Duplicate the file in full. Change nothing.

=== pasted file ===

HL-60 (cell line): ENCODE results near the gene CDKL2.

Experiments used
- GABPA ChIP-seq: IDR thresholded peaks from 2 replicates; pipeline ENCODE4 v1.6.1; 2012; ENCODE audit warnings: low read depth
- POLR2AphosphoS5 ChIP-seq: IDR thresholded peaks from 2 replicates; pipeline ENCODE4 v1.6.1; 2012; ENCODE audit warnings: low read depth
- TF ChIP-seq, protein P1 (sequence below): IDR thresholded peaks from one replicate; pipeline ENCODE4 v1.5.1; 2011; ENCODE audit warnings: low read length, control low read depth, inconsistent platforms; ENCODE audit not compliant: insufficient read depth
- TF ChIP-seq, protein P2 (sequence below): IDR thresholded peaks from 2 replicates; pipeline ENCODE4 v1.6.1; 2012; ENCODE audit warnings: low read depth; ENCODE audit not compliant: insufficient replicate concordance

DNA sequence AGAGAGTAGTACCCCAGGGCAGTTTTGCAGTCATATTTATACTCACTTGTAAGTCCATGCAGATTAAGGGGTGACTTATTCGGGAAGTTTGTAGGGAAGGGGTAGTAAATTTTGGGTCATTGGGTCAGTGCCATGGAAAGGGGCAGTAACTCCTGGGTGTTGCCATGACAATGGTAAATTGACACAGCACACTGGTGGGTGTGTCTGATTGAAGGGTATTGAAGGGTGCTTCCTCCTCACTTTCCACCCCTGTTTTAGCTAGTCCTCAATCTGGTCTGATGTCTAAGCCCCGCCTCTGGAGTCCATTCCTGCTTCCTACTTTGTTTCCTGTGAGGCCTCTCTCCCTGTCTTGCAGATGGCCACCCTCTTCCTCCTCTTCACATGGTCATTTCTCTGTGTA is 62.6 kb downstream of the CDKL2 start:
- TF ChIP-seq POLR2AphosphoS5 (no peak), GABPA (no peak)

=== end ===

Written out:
HL-60 (cell line): ENCODE results near the gene CDKL2.

Experiments used
- GABPA ChIP-seq: IDR thresholded peaks from 2 replicates; pipeline ENCODE4 v1.6.1; 2012; ENCODE audit warnings: low read depth
- POLR2AphosphoS5 ChIP-seq: IDR thresholded peaks from 2 replicates; pipeline ENCODE4 v1.6.1; 2012; ENCODE audit warnings: low read depth
- TF ChIP-seq, protein P1 (sequence below): IDR thresholded peaks from one replicate; pipeline ENCODE4 v1.5.1; 2011; ENCODE audit warnings: low read length, control low read depth, inconsistent platforms; ENCODE audit not compliant: insufficient read depth
- TF ChIP-seq, protein P2 (sequence below): IDR thresholded peaks from 2 replicates; pipeline ENCODE4 v1.6.1; 2012; ENCODE audit warnings: low read depth; ENCODE audit not compliant: insufficient replicate concordance

DNA sequence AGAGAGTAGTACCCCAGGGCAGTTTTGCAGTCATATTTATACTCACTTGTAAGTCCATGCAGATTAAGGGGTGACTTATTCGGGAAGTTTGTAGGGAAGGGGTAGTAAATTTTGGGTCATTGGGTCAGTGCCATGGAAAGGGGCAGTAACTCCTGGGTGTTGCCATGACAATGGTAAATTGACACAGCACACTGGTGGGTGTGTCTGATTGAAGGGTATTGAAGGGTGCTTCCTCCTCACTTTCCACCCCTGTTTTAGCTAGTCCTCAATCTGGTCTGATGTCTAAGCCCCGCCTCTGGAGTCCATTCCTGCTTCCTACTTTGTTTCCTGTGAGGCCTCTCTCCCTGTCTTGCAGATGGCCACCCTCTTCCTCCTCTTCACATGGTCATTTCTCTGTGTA is 62.6 kb downstream of the CDKL2 start:
- TF ChIP-seq POLR2AphosphoS5 (no peak), GABPA (no peak)